The main issue for this situation was that whether the appealing party argues innocence against the charge of kidnapping since there was no quick taking by him respondent left her legal guardianship voluntarily.
l The appellant’s main argument was that it was Mohini who, feeling unhappy and perhaps harassed in her parents’ house, left it on her own accord and came to the appellant’s house for help which he gave out of compassion and sympathy for the helpless girl in distress. Mohini’s parents were, according to the counsel, unreasonably harsh on her on account of some erroneous or imaginary suspicion which they happen to entertain about the appellant’s attitude towards their daughter or the relationship between the two, and that it was primarily her parents’ insulting and stern behavior towards her which induced her to leave her parental home. If he had at an earlier stage solicited or induced her in any manner to leave her father’s protection, by conveying or indicating or encouraging suggestion that he would give hershelter, then the mere circumstance that his act was not the immediate cause of her leaving her parental home or guardian’s custody would constitute no valid defence and would not absolve him.
On considering all the matters in detail the court took into consideration the circumstances in which the appellant and Mohini came close to each other and how he started to have given her presents and tried to be intimate with her. These circumstances, among others, show that the main substratum of the story as revealed by Mohini in her evidence is probable and trustworthy and it admits of no reasonable doubt as to its truthfulness. Therefore, no hesitation in holding that the conclusions of the two courts below concerning the offence under Section 366, I.P.C. is unexceptionable. The evidence of the constant behaviour of the appellant towards Mohini for several months preceding the incident on the 16th and 17 January 1967, completely brings the case within the passage at p. 248 of the decision cited. The court had ample material showing earlier allurements and even of the appellant’s participation in the formation of Mohini’s intention and resolve to leave her father’s house. The appellant’s conviction was therefore upheld.
The expression used in Section 361, I.P.C. is “whoever takes or entices any minor”. The word “takes” does not necessarily connote taking by force and it is not conned only to use of force, actual or constructive. This word merely means, “to cause to go”, “to escort” or “to get into possession”. No doubt it does mean physical taking, but not necessarily by use of force or fraud. The word “entice”seemsto involve the idea of inducement or allurement by giving rise to hope or desire in the other. This can take many forms;some of them may be quite subtle, depending on theirsuccess on the mentalstate of the person at the time when the inducement isintended to operate. This may work immediately or it may create continuous and gradual but imperceptible impression culminating aftersome time, in achieving its ultimate purposes ofsuccessful inducement. The two words “take” and “entices”, as used in Section 361, I.P.C. is in our opinion, intended to be read together so that each takes to some extent it's color and content from the other. The statutory language suggests that if the minor leaves her parental home completely uninfluenced by any promise, offer, or inducement emanating from the guilty party, then the latter cannot be considered to have committed the offense as defined in Section 361, I.P.C. But if the guilty party haslaid a foundation by inducement, allurement or threat, etc. and if this can be considered to have influenced the minor or weighed with her in leaving her guardian’s custody or keeping and going to the guilty party, then prima facie it would be difficult for him to plead innocence on the ground that the minor had voluntarily come to him.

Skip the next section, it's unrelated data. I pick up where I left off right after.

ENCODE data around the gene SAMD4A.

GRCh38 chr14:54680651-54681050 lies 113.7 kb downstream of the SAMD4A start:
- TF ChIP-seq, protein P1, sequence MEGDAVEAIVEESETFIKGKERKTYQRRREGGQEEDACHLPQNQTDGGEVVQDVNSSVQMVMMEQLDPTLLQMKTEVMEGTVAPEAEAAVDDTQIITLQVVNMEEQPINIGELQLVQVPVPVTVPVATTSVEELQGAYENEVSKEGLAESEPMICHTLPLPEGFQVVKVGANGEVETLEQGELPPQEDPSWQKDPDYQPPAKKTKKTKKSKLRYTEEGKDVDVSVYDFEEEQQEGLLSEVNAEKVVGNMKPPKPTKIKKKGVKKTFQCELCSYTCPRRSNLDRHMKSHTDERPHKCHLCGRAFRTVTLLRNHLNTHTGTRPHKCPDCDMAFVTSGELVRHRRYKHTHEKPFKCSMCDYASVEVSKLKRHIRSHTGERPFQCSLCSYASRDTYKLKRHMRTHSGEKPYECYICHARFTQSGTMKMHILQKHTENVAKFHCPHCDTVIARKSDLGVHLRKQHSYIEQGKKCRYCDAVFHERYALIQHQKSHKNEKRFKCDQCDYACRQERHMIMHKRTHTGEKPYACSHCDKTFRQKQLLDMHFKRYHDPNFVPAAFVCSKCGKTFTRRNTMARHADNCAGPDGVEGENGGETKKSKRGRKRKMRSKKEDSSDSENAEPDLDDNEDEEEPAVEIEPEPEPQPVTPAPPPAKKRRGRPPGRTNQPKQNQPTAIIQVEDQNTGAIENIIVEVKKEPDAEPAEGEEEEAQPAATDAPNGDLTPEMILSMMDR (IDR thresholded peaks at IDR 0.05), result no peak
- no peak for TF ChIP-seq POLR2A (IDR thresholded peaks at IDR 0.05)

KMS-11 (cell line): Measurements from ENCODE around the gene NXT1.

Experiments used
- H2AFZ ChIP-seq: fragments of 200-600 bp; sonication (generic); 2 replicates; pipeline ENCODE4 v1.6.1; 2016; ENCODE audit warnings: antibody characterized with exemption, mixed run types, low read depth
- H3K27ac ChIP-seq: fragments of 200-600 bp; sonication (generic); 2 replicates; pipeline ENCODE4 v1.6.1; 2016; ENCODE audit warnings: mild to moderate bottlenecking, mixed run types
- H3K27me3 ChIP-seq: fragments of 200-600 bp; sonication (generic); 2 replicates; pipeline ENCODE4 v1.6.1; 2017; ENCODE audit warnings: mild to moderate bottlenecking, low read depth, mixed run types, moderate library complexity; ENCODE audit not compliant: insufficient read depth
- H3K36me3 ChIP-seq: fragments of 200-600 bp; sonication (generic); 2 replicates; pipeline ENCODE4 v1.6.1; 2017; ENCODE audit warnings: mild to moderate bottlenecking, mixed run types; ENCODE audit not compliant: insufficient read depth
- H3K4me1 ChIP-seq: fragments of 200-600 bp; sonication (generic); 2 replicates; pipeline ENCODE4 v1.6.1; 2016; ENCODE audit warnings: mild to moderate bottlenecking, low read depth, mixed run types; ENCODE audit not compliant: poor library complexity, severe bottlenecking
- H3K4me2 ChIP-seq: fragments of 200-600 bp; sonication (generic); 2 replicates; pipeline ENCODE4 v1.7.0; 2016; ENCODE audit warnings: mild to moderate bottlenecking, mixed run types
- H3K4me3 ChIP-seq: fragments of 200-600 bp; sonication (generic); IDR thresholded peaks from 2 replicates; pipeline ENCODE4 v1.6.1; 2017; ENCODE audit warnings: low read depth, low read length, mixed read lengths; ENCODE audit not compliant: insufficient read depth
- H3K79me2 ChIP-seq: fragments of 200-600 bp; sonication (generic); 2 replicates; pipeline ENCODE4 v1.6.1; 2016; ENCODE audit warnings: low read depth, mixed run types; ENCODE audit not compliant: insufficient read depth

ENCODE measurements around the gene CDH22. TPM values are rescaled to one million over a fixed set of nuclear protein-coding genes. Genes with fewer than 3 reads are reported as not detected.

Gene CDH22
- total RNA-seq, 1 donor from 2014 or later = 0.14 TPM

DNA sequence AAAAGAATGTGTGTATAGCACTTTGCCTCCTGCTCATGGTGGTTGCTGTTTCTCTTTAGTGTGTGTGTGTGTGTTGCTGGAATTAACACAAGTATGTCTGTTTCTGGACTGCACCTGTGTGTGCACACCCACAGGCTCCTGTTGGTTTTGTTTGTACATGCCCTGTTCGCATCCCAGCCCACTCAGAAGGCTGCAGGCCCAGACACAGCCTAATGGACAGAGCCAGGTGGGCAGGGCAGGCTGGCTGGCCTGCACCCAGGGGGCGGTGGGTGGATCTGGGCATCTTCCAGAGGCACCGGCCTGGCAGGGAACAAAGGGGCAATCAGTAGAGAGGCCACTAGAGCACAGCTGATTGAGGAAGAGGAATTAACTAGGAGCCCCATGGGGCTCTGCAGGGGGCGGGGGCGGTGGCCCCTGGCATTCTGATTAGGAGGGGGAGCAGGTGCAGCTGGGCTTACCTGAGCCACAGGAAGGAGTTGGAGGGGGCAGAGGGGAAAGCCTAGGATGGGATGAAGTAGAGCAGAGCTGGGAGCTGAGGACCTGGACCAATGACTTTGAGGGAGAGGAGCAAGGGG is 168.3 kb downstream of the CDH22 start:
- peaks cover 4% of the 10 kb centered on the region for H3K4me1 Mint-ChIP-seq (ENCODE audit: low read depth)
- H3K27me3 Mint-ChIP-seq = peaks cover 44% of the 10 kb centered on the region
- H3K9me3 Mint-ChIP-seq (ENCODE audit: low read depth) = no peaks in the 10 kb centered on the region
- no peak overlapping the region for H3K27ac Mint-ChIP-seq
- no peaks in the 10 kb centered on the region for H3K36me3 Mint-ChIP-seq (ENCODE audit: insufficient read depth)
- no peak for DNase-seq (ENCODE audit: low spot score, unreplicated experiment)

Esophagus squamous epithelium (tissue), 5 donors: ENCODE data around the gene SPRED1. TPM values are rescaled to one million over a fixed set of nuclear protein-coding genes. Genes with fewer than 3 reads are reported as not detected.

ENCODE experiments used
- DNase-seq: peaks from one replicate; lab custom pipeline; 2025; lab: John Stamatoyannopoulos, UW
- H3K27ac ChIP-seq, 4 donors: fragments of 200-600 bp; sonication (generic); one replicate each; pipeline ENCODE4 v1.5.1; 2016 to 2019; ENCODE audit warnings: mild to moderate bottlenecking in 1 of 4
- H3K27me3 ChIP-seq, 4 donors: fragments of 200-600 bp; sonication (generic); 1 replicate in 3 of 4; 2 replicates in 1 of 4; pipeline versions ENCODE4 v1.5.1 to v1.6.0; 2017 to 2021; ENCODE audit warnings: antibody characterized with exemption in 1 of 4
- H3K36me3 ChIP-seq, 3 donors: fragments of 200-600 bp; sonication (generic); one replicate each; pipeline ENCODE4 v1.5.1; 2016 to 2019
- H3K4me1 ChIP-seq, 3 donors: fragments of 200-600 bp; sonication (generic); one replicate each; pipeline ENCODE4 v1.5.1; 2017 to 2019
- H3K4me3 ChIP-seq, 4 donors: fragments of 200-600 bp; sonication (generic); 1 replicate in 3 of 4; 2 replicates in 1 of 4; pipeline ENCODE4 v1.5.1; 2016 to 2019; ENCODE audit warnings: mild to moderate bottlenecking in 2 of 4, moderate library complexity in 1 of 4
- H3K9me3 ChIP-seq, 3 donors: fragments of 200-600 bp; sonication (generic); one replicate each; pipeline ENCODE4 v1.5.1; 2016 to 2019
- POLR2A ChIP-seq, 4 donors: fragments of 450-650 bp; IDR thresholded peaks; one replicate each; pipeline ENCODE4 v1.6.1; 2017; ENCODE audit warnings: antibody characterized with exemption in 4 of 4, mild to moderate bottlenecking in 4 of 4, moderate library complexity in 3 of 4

The letters were written by her to the appellant mainly in November 1966 and in December 1966 and also the letter was written by Mohini’s mother to the appellant in September 1966 furnish very important and essential background in which the culminating incident of January 16 and 17, 1967 has to be examined. The suspicion entertained by Mohini’s mother is also in our opinion, relevant in considering the truth of the story as narrated by the prosecutrix. This letter indicates how the mother of the girl belonging to a comparatively poorer family felt when confronted with a rich man’s dishonorablebehavior towards her young, impressionable/immature daughter; a man who also suggested to render financial help to her husband in time of need.